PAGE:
9 years, 6 months ago
National Geographic gives us what John Robb calls a low impact introduction to swarm theory. It is interesting not only for the potential application to an insurgency (as Robb claims) but also for counterinsurgency.
How do the simple actions of individuals add up to the complex behavior of a group? How do hundreds of honeybees make a critical decision about their hive if many of them disagree? What enables a school of herring to coordinate its movements so precisely it can change direction in a flash, like a single, silvery organism? The collective abilities of such animals—none of which grasps the big picture, but each of which contributes to the group’s success—seem miraculous even to the biologists who know them best. Yet during the past few decades, researchers have come up with intriguing insights.
One key to an ant colony, for example, is that no one’s in charge. No generals command ant warriors. No managers boss ant workers. The queen plays no role except to lay eggs. Even with half a million ants, a colony functions just fine with no management at all—at least none that we would recognize. It relies instead upon countless interactions between individual ants, each of which is following simple rules of thumb. Scientists describe such a system as self-organizing.
Consider the problem of job allocation. In the Arizona desert where Deborah Gordon studies red harvester ants (Pogonomyrmex barbatus), a colony calculates each morning how many workers to send out foraging for food. The number can change, depending on conditions. Have foragers recently discovered a bonanza of tasty seeds? More ants may be needed to haul the bounty home. Was the nest damaged by a storm last night? Additional maintenance workers may be held back to make repairs. An ant might be a nest worker one day, a trash collector the next. But how does a colony make such adjustments if no one’s in charge? Gordon has a theory.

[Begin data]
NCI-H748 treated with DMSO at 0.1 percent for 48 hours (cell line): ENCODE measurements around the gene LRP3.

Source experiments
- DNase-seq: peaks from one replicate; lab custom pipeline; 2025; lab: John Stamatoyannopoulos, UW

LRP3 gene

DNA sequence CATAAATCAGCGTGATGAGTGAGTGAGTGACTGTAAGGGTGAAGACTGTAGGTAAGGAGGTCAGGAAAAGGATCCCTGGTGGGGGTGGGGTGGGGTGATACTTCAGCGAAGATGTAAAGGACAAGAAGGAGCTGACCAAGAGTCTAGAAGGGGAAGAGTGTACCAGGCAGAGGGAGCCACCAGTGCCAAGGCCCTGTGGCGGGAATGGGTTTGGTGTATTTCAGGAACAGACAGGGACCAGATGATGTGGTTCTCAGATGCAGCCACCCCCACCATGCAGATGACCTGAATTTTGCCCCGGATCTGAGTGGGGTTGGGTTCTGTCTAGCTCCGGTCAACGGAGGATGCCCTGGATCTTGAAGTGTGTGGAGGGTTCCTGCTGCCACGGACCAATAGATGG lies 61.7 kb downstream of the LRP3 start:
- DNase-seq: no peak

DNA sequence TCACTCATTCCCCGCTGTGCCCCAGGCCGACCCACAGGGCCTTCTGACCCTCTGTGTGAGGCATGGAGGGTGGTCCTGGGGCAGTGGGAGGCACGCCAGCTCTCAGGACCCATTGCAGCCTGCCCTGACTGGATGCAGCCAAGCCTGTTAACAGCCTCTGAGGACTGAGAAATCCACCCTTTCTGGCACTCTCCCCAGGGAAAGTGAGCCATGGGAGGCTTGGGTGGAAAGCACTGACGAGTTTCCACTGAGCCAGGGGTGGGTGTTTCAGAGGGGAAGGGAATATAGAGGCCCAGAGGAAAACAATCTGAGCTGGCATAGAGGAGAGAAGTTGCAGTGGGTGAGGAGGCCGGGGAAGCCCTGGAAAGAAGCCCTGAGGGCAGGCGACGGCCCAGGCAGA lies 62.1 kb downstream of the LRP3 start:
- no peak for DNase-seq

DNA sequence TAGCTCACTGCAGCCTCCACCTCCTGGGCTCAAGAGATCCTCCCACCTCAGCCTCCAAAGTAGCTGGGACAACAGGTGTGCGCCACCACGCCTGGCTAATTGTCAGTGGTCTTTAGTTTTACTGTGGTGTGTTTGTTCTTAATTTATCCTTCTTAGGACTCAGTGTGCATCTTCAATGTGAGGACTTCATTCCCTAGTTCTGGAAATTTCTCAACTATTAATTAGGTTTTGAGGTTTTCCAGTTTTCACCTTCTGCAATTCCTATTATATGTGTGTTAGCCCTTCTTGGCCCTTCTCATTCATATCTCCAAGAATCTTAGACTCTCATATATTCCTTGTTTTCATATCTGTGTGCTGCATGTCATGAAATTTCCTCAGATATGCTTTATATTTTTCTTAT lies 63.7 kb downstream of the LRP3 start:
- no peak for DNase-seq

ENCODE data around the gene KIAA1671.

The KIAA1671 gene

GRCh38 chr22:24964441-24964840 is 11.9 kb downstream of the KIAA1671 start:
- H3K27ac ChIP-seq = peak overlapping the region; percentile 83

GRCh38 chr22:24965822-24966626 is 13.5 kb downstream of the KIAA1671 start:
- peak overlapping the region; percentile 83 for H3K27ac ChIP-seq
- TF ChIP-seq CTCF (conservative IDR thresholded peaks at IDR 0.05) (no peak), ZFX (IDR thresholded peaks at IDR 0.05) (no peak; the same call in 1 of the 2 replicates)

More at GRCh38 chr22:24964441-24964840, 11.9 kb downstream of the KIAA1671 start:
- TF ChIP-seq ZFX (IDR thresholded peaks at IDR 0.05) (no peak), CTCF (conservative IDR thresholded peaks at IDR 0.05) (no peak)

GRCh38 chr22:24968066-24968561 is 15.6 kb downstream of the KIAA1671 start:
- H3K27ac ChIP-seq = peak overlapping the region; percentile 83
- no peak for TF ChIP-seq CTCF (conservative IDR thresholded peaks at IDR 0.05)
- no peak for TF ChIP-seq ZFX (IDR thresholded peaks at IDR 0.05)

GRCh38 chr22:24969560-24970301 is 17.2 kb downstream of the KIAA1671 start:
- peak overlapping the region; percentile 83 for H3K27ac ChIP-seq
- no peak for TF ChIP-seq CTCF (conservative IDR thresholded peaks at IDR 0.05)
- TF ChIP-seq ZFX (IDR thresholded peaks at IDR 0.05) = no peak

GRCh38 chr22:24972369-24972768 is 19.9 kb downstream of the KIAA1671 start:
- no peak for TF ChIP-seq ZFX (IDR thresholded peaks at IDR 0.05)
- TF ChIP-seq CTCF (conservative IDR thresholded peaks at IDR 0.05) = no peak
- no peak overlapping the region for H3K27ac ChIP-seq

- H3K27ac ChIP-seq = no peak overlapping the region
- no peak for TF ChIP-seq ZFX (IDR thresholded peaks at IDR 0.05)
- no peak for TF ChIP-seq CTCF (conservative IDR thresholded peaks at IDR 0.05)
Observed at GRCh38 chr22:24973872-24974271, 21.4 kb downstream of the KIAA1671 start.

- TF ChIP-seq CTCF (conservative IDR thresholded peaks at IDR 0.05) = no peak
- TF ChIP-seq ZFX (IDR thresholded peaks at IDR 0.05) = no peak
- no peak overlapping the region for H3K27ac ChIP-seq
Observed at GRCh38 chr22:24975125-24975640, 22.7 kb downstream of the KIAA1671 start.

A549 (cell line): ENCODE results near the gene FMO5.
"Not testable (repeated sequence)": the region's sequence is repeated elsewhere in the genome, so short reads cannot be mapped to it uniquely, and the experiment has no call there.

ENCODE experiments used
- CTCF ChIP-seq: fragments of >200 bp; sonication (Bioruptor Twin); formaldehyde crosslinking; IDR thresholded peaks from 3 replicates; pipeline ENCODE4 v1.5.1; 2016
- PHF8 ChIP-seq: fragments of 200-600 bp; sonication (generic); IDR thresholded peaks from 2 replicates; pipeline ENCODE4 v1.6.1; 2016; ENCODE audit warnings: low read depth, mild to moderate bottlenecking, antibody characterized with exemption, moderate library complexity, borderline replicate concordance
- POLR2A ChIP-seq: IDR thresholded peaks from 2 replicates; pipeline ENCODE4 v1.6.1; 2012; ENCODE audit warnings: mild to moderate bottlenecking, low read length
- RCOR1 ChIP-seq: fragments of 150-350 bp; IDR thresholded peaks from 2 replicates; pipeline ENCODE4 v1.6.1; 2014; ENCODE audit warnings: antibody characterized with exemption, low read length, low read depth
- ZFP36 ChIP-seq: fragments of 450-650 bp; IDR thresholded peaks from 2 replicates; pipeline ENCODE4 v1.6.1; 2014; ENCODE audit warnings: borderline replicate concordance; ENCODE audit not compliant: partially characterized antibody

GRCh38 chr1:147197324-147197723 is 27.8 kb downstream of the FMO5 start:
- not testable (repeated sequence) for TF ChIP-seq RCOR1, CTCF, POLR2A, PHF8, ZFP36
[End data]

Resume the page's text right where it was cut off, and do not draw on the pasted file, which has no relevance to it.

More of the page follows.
Ants communicate by touch and smell. When one ant bumps into another, it sniffs with its antennae to find out if the other belongs to the same nest and where it has been working. (Ants that work outside the nest smell different from those that stay inside.) Before they leave the nest each day, foragers normally wait for early morning patrollers to return. As patrollers enter the nest, they touch antennae briefly with foragers …
That’s how swarm intelligence works: simple creatures following simple rules, each one acting on local information. No ant sees the big picture. No ant tells any other ant what to do. Some ant species may go about this with more sophistication than others. (Temnothorax albipennis, for example, can rate the quality of a potential nest site using multiple criteria.) But the bottom line, says Iain Couzin, a biologist at Oxford and Princeton Universities, is that no leadership is required. “Even complex behavior may be coordinated by relatively simple interactions,” he says.
But breaking this down into Aristotelian categories, the fact that ants have no “leadership” may be an accidental feature of their behavior rather than an essential feature. While ants may communicate with signals, smells and other things that only an ant would know about, these instincts and biological functions may be in fact the leadership which governs the colony. Further, swarm theory may be applicable in societies which are governed by more strict individual leadership roles.
It is not readily apparent how this theory applies to insurgents who lack the biological features of ants, but given the rapid communication abilities of U.S. forces currently in Iraq, it is becoming apparent that they are swarming with respect to the insurgency. Information flow is critical – it is the foundation for this swarming. In Al Qaeda’s War on Iraq we discussed the killing of al Qaeda in Iraq leader al-Tunisi several days ago.
“Al-Tunisi was one of the most senior leaders … the emir of foreign terrorists in Iraq and part of the inner leadership circle,